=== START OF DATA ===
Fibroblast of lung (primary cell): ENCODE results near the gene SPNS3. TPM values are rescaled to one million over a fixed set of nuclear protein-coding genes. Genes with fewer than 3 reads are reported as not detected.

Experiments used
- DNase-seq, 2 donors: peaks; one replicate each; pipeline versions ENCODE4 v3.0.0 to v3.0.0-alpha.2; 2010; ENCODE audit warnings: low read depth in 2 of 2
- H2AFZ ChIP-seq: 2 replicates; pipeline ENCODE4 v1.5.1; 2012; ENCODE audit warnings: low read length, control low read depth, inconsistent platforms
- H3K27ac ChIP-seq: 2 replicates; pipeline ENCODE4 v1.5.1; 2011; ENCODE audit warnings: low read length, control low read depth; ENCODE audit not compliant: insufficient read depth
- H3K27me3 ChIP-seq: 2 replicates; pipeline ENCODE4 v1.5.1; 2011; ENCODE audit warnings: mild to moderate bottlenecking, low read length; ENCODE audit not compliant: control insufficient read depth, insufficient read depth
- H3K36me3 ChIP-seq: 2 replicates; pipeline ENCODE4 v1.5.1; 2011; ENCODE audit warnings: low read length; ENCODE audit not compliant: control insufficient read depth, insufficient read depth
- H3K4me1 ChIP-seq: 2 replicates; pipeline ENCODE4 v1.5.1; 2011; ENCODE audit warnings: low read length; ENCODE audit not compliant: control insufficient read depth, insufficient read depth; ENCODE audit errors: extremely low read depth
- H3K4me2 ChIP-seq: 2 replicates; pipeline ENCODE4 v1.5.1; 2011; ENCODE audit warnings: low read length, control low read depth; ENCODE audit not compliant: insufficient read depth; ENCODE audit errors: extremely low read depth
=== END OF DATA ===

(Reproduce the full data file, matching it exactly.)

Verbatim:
Fibroblast of lung (primary cell): ENCODE results near the gene SPNS3. TPM values are rescaled to one million over a fixed set of nuclear protein-coding genes. Genes with fewer than 3 reads are reported as not detected.

Experiments used
- DNase-seq, 2 donors: peaks; one replicate each; pipeline versions ENCODE4 v3.0.0 to v3.0.0-alpha.2; 2010; ENCODE audit warnings: low read depth in 2 of 2
- H2AFZ ChIP-seq: 2 replicates; pipeline ENCODE4 v1.5.1; 2012; ENCODE audit warnings: low read length, control low read depth, inconsistent platforms
- H3K27ac ChIP-seq: 2 replicates; pipeline ENCODE4 v1.5.1; 2011; ENCODE audit warnings: low read length, control low read depth; ENCODE audit not compliant: insufficient read depth
- H3K27me3 ChIP-seq: 2 replicates; pipeline ENCODE4 v1.5.1; 2011; ENCODE audit warnings: mild to moderate bottlenecking, low read length; ENCODE audit not compliant: control insufficient read depth, insufficient read depth
- H3K36me3 ChIP-seq: 2 replicates; pipeline ENCODE4 v1.5.1; 2011; ENCODE audit warnings: low read length; ENCODE audit not compliant: control insufficient read depth, insufficient read depth
- H3K4me1 ChIP-seq: 2 replicates; pipeline ENCODE4 v1.5.1; 2011; ENCODE audit warnings: low read length; ENCODE audit not compliant: control insufficient read depth, insufficient read depth; ENCODE audit errors: extremely low read depth
- H3K4me2 ChIP-seq: 2 replicates; pipeline ENCODE4 v1.5.1; 2011; ENCODE audit warnings: low read length, control low read depth; ENCODE audit not compliant: insufficient read depth; ENCODE audit errors: extremely low read depth